Director: Eugenio Mira
Writer: Damien Chazelle
This is the best I-have-a-sniper-rifle-aimed-at-your-head-so-act-normal-and-do-what-I-say-or-I’l-shoot-your-loved-one-in-the-head movie since “Phone booth.” There’s more than just “Phone Booth?” Yup. There was “Liberty Stands Still” in 2002 with the ironically cast Wesley Snipes. I’m sure there’s a few more in the bowels of cinema, but my 12 minutes of internet research didn’t find another one. Anyway, it’s a fun plot device that’s easy to exploit, but it’s intricacies almost seem impossible to produce realistically. Especially if you add an elaborate Piano performance in a massive concert hall.
Tom Selznick (Elijah Wood) is a young piano prodigy, but suffers from a crippling stage fight. About 5 years ago he decimated a recital and has been avoiding the stage ever since. Not until his renowned mentor dies, is Tom asked to play a memorial concert. Tom agrees as long he doesn’t have to play the notoriously impossible piece that he flubbed a half-decade ago. The coup de grace of the event is that Tom will be playing on his mentor’s custom made piano.
So, all is seeming well as the attendance is at max capacity, the conductor is supportive, and Tom is nailing the opening stanza. “Silly performance anxiety, maybe there was nothing to worry about after al-wait…what’s that on my sheet music?” As it turns out, something insidious is afoot. Tom’s sheet music is riddled with notes written in red ink informing him not play one wrong note or he’ll die. A few pages later, it tells him to run back to his dressing room and put on an ear piece. Once he does so, a mysterious voice tells Tom that he a has sniper rifle aimed at him.
If I were to judge “Grand Piano” on a strictly technical stand point, I would declare it a perfect movie. My god, did it look and sound remarkable. It is an elegant marriage of visuals with a classical orchestral concert used as a canvas. There are scenes that are so well composed that I had trouble comprehending how it was possible. I constantly asked myself things like: how did they synch the score and visuals so well, can Elijah Wood actually play the piano, or how was that shot even possible? So, great job “Grand Piano.” You’re in the elite of the elite when it comes to production quality, style, and precision.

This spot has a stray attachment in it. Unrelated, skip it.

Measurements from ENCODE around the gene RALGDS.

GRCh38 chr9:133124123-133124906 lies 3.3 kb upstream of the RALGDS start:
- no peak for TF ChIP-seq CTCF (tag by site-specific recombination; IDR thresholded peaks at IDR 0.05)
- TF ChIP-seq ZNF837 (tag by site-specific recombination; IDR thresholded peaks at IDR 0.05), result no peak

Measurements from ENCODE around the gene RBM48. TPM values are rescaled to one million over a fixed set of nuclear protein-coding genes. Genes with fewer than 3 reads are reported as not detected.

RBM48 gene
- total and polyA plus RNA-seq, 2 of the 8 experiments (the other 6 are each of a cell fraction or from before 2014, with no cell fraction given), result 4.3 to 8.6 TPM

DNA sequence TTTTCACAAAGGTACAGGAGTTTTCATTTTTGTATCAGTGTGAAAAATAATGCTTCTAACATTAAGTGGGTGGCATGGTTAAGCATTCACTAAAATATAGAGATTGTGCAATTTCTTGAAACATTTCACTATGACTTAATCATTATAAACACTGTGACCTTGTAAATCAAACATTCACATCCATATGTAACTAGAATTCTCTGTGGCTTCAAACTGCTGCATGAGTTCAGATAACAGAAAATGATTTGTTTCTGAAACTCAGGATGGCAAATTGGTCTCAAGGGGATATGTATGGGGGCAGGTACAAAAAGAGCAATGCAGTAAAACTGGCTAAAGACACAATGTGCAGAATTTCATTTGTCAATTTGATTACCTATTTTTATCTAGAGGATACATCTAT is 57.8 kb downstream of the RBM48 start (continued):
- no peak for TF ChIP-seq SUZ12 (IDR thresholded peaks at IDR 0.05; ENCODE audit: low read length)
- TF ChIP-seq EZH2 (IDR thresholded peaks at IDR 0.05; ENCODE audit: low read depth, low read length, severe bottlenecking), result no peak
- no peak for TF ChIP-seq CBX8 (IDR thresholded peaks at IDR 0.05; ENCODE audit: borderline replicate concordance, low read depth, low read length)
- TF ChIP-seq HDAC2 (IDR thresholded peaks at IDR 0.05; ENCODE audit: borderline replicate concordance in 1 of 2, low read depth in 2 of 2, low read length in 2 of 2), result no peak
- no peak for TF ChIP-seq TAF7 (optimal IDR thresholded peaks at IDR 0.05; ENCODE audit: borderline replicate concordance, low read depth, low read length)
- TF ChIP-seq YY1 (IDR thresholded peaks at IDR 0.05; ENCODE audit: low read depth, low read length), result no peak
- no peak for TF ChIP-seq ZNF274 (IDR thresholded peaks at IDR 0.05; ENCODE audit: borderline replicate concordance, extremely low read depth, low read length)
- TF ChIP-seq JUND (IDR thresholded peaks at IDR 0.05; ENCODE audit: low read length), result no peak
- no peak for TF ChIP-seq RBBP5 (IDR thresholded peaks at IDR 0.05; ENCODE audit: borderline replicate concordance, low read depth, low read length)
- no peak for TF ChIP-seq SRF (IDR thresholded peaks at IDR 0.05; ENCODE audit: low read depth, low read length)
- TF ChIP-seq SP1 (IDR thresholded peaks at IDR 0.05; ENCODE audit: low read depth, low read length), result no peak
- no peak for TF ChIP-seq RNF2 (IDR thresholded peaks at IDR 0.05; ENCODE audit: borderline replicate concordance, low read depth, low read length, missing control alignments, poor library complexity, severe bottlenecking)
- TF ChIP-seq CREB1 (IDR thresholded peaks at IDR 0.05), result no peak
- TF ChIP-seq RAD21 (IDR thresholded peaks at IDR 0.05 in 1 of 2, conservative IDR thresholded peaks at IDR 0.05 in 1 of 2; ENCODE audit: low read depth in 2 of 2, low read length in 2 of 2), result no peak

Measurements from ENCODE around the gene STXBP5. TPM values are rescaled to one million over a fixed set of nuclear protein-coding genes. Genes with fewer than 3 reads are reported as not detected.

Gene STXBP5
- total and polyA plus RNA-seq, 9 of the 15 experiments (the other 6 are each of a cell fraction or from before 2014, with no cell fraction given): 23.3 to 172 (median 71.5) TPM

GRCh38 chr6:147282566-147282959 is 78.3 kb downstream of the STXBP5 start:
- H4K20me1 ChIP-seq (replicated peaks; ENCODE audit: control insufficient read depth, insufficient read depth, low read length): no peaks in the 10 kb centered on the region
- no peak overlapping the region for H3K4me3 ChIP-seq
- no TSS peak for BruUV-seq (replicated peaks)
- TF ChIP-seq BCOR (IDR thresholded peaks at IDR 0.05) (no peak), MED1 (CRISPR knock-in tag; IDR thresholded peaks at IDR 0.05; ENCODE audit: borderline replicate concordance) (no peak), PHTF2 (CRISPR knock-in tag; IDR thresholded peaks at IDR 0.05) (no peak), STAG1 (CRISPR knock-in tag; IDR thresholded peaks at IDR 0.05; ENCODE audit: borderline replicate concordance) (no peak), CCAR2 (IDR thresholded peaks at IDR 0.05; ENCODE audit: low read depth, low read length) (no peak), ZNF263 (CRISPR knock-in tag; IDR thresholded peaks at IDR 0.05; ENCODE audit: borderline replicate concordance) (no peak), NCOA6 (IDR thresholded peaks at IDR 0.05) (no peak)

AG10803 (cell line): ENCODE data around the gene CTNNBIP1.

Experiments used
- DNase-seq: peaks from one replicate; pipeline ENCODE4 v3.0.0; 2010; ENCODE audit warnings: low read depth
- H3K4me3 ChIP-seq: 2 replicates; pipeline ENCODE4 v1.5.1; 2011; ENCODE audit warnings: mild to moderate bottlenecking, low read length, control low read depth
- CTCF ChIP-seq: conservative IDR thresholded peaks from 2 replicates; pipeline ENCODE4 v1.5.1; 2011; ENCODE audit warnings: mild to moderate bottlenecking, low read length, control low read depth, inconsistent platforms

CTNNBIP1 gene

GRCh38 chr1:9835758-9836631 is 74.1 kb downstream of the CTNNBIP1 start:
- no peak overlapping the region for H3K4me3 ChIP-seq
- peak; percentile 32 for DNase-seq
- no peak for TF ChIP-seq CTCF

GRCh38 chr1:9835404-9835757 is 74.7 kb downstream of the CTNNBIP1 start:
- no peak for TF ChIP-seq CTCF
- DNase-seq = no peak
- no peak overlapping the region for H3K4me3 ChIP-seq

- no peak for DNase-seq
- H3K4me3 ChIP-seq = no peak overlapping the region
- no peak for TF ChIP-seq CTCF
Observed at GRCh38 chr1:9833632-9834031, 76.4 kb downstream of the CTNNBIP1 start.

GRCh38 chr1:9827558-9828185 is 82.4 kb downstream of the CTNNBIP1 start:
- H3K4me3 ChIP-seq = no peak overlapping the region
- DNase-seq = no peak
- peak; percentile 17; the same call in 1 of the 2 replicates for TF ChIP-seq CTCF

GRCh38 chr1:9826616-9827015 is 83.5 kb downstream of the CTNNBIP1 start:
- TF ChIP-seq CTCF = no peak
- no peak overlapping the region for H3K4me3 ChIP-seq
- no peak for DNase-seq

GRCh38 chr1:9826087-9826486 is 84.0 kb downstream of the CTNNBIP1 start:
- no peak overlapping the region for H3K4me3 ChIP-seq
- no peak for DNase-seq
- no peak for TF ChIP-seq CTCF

Aw man, since you opened up with a paragraph about how miraculous the production value was, you’re probably going to tear apart the story now, right? Well…not really, the stories good. In fact, it’s fairly tight. It’s just not as fantastic as everything else. Overall, this is a really dumb critique because I’m judging something great because a separate aspect, of said thing, is greater. It’s a good problem to have.
All in all, there is little to fault “Grand Piano.” It has solid performances, it’s own style, and it keeps the suspense at a whiplash inducing pace. There are some implausible coincidences and one too many odds defying scenarios, but they’re worthy sacrifices for the betterment of storytelling. I will seek out whatever this creative team works on next.
- Spoiler-rific spoilers: I’m not exactly sure what Jon Cusack’s character was? Was he a crazy locksmith that used to be a Navy Seal? I may have missed that part.
- Speaking while playing the piano seems incredibly difficult.
- The fight in “Gross Point Blank” with Jon Cusack is fantastic.